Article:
The Mexico City 1968 Olympic Games was a pivotal point in athletics history
After getting underway on October 13, during the eight days of athletics in the Mexican capital records tumbled with an astonishing frequency but the Games – and in no sport more so than athletics – also caught the zeitgeist of the era with technical innovations and social changes, many of which have had a lasting impact 50 years later. The tone was set at the opening ceremony for the Games, which had taken place a day earlier in the 83,700-capacity Estadio Olympico Universitario that was subsequently to play host to the athletics, when the Mexican hurdler Norma Enriqueta Basilio became the first woman to light the flame in the Olympic cauldron. It was an occasion that was seen while it happened in many parts of the world and, thanks to developments in satellite technology, much of the Olympics was also transmitted live. For the first time, athletics at an Olympic Games was also available to an international audience in color, even though only a fraction of the global population had TV sets capable of receiving such images. Nevertheless, the pictures transmitted from the athletics events in Mexico City truly captured the world’s imagination in a way that had not been done before. Mexico City also saw the start of the Kenyan gold rush at a global level with three victories, including Kip Keino’s audacious gun-to-tape 1500m triumph in an Olympic record of 3:34.9 which defied the conventional logic considering the 2240m altitude. It was to be 1984 before his Olympic record was improved. At the time the headlines were dominated by the effect Mexico City’s altitude had on the endurance events and the demise of well-known and favoured runners like Australia’s world record holder Ron Clarke in such unfamiliar conditions. Relatively little credit was given internationally at the time to the feats of Keino and his fellow Kenyan gold medalists Naftali Temu and Amos Biwott – although they were appropriately feted at home – but retrospectively they can be seen as the defining moment when Kenya became an athletics global superpower and their success acted as a catalyst for Africa’s domination of endurance events today.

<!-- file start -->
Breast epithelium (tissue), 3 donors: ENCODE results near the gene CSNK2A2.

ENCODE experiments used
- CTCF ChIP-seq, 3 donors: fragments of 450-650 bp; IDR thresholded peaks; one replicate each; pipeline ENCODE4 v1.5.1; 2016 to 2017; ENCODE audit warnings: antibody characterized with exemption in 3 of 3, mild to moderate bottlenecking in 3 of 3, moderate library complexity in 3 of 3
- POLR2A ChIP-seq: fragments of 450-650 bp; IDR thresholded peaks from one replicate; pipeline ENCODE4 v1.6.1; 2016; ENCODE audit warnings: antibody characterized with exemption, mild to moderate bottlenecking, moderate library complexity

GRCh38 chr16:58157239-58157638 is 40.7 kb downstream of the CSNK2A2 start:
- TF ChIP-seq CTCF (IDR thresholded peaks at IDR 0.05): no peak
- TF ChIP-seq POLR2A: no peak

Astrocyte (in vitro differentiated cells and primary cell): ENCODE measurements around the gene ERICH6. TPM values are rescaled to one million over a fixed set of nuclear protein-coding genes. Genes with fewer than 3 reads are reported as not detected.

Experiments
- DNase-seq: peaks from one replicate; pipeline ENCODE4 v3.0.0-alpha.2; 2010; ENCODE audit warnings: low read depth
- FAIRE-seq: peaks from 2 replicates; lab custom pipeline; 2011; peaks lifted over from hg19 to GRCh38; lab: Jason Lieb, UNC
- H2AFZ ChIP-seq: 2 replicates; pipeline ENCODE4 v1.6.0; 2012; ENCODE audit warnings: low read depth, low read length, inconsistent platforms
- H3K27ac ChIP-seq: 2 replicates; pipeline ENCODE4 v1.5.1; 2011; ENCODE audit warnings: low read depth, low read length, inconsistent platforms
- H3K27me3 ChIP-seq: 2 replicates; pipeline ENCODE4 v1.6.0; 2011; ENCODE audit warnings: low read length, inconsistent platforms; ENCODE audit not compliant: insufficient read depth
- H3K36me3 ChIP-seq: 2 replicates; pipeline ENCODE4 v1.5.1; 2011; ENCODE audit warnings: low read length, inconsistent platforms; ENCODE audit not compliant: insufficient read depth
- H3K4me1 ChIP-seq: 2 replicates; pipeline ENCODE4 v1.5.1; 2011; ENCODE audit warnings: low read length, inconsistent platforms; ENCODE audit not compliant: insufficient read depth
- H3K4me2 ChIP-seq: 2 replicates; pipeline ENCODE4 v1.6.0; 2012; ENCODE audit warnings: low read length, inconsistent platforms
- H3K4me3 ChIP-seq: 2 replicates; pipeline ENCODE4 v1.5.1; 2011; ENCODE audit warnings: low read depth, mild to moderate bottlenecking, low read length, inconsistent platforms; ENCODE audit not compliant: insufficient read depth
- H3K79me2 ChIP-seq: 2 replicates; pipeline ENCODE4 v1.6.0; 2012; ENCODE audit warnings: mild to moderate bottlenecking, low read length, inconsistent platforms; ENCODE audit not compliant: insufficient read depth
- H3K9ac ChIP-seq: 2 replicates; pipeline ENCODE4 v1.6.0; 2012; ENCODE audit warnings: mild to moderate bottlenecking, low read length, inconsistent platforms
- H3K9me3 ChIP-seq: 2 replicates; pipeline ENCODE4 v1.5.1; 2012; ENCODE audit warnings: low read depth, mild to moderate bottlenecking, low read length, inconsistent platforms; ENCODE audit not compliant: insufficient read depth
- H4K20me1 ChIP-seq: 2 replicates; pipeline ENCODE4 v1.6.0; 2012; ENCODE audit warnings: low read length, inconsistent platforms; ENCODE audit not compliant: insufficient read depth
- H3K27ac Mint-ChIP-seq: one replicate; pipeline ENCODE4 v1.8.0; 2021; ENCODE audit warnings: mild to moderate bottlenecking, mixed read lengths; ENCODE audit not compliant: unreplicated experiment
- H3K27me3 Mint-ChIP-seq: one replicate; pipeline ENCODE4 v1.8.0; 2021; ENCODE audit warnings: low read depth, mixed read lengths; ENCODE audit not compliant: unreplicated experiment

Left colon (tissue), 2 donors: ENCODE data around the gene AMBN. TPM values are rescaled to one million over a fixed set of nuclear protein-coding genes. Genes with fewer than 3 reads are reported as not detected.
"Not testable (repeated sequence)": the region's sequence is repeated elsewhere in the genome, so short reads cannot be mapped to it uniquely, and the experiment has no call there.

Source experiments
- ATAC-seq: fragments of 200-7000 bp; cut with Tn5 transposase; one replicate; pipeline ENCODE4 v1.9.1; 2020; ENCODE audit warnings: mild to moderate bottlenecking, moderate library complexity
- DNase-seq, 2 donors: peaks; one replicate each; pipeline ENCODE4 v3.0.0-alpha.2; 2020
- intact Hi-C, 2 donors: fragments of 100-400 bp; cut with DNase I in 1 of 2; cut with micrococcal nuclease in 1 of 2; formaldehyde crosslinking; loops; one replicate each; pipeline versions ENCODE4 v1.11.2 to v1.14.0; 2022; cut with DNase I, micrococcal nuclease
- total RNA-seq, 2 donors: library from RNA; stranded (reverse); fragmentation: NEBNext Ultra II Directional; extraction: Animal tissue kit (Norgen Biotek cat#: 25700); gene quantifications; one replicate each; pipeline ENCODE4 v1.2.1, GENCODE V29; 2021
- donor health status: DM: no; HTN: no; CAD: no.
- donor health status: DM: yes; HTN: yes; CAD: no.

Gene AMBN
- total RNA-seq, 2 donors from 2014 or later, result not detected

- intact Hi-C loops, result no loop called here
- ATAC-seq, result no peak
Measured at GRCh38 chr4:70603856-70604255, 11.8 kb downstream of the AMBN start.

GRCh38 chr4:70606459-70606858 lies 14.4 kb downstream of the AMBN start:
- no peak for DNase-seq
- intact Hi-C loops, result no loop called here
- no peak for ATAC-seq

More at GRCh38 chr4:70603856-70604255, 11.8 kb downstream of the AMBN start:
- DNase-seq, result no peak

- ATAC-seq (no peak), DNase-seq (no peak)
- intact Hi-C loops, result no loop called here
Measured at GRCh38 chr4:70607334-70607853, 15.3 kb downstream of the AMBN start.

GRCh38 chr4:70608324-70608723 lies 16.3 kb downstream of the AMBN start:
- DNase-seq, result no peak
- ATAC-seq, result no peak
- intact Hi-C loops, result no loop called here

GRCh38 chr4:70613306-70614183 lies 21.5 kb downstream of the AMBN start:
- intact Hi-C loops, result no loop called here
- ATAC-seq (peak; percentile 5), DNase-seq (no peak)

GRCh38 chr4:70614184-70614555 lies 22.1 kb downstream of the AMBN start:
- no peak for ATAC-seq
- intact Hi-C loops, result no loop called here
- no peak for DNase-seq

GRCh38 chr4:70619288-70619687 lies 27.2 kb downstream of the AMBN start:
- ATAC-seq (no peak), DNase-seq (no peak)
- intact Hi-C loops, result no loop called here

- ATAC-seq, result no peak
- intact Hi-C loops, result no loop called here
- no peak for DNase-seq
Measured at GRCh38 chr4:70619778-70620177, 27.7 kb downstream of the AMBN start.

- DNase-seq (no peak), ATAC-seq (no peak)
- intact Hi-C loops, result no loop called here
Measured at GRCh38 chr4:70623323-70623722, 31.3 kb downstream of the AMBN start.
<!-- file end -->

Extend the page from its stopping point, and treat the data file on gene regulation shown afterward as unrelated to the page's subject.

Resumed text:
posted Saturday October 13th